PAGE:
Under Pressure: Piezoelectric Energy To Be Generated By Paris Marathoners

People move. All the time. Wouldn’t it be great to harness that movement and help power our cities with the movement of people living in them?

The Paris Marathon will happen on Sunday, and the organizers are going to lay down some special tiles across the course. While runners are concerned with charging their internal batteries with carbs and sustaining them with goo, their footsteps will charge other batteries:

The flexible tiles made from recycled truck tires will span a portion of the Champs Elysees for about 25 meters (82 feet) of the 42.2-kilometer course, according to Pavegen Systems Ltd., the U.K. maker of the tiles. Each footstep generates as much as 8 watts of kinetic energy, which is fed back to batteries that can charge display screens and electronic signs along the route, the company said.

While each footstep only generates 8 watts of energy through the kinetic motion of the runner stepping on the tile, there will be 40,000 runners passing over those tiles. Pavegen CEO Laurance Kemball-Cook invented the technology, and hopes to provide an easy way to generate electricity, regardless of weather. There is a contest to see who can guess how much energy the marathon will generate.

The largest demonstration of this type of kinetic energy occurred during the London Olympics. The cost of the panels remains high, though Pavegen is aiming to bring it down to the cost of similar tile flooring. It is also turning to Kickstarter to install panels at schools in the UK.

A Kenyan inventor patented technology that converts the bending of a sneaker into piezoelectric energy to charge a cell phone directly, or a battery to charge other things once the shoes come off. DARPA is funding research into other piezoelectric generators that convert kinetic energy directly into chemical storage without the need for a separate battery.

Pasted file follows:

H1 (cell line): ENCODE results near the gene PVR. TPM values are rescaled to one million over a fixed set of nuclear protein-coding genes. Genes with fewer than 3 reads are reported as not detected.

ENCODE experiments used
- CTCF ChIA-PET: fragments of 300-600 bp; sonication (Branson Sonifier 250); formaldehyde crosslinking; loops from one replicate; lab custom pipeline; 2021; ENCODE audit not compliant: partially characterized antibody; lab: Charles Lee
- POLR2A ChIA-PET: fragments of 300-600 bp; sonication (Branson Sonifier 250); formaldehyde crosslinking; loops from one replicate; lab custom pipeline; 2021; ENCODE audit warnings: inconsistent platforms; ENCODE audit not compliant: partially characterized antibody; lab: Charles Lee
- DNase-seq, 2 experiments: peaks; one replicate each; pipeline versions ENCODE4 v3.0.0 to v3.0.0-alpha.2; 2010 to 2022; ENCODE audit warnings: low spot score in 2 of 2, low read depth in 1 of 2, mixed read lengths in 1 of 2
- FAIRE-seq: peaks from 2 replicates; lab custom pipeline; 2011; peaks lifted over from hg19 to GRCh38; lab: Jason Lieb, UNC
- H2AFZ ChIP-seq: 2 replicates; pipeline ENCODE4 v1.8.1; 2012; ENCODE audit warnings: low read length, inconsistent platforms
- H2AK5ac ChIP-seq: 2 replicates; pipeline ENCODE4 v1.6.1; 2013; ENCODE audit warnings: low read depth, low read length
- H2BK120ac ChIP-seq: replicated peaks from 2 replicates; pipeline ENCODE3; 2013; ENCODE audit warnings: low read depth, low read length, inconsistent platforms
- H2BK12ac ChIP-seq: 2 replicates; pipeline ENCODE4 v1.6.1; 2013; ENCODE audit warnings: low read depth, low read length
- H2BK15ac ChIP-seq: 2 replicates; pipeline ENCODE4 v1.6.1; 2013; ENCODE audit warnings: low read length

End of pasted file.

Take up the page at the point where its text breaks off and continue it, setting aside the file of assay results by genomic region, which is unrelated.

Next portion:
Existing commercial products use the power of someone pedaling a regular bicycle to charge their smartphone and a light. A new kind of soccer ball allows you to kick it and then charge a battery that will power an LED light. The ball is only one ounce heavier than a normal one.

Because each of these examples are so low-wattage on their own, this type of technology will truly become useful once it scales and lots of people wear shoes that charge their phones while walking on pavement that charges batteries to power lights. However, if most of our power continues to be generated by burning the fossil fuels that cause global warming, sporting events could be in danger. The New York City Marathon was cancelled in the wake of Superstorm Sandy, and the Winter Olympics have started to consider stockpiling snow to avoid having to cancel events.

8 Responses to Under Pressure: Piezoelectric Energy To Be Generated By Paris Marathoners

  1. Dennis Tomlinson says:

    Paragraph #4: “8 watts of energy…”, should read, “8 watts of power.”

  2. john c. wilson says:

    Promoters of crosscountry ski events already stockpile snow and have been doing so for several years. The last Winter Olympics had to do considerable juggling of remote venues to complete the competition. And the winter competition season is simply shorter.

    The tiles are producing something like “instantaneous power output measured at 8 watts”. Without a great deal more information we can’t tell how many footsteps to produce 8 watthours.

  3. fj says:

    Human power is one of the most important sources of energy always with you as you move about.

    The simple secret of net zero transportation is that all you need to do is to make your vehicles small and light enough to be easily powered by human power.

    Other power options then cost a small amount more.

    Infrastructure and externalities are minimal.

  4. fj says:

    We tend not to value things by natural systems given for free — they are of inestimable value — and a carbon tax will help though will be far too low to be equitable in this case.

  5. Daniel Coffey says:

    Stockpiling snow? This technological approach was used years ago, and it could work again, but does anyone think that we are placing Band-Aids on arterial wounds by using this awkward approach to solving the “problem?” Seriously, at what point do you think to yourself: ok, its too hot for snow formation, so let’s stockpile it?

  6. Cheryl says:

    Good article. Every new technology we can develop to harness energy is very important. Think of putting those tiles in NYC where there is a lot of foot traffic. I read of a playground that has them. Why not put tiles on sections of road? / I like the bending shoe idea. NYC could use those while walking on tiles. / Also, harness the energy from gyms. Treadmills, exercise bikes, etc.

  7. Merrelyn Emery says:

    Seems limitless when you think about it, ME

  8. fj says:

    It’s likely the energy from this stuff is minimal but scaling human transport vehicles down so that they can be run by human power and running them on and off systems is a major game change of the largest kind.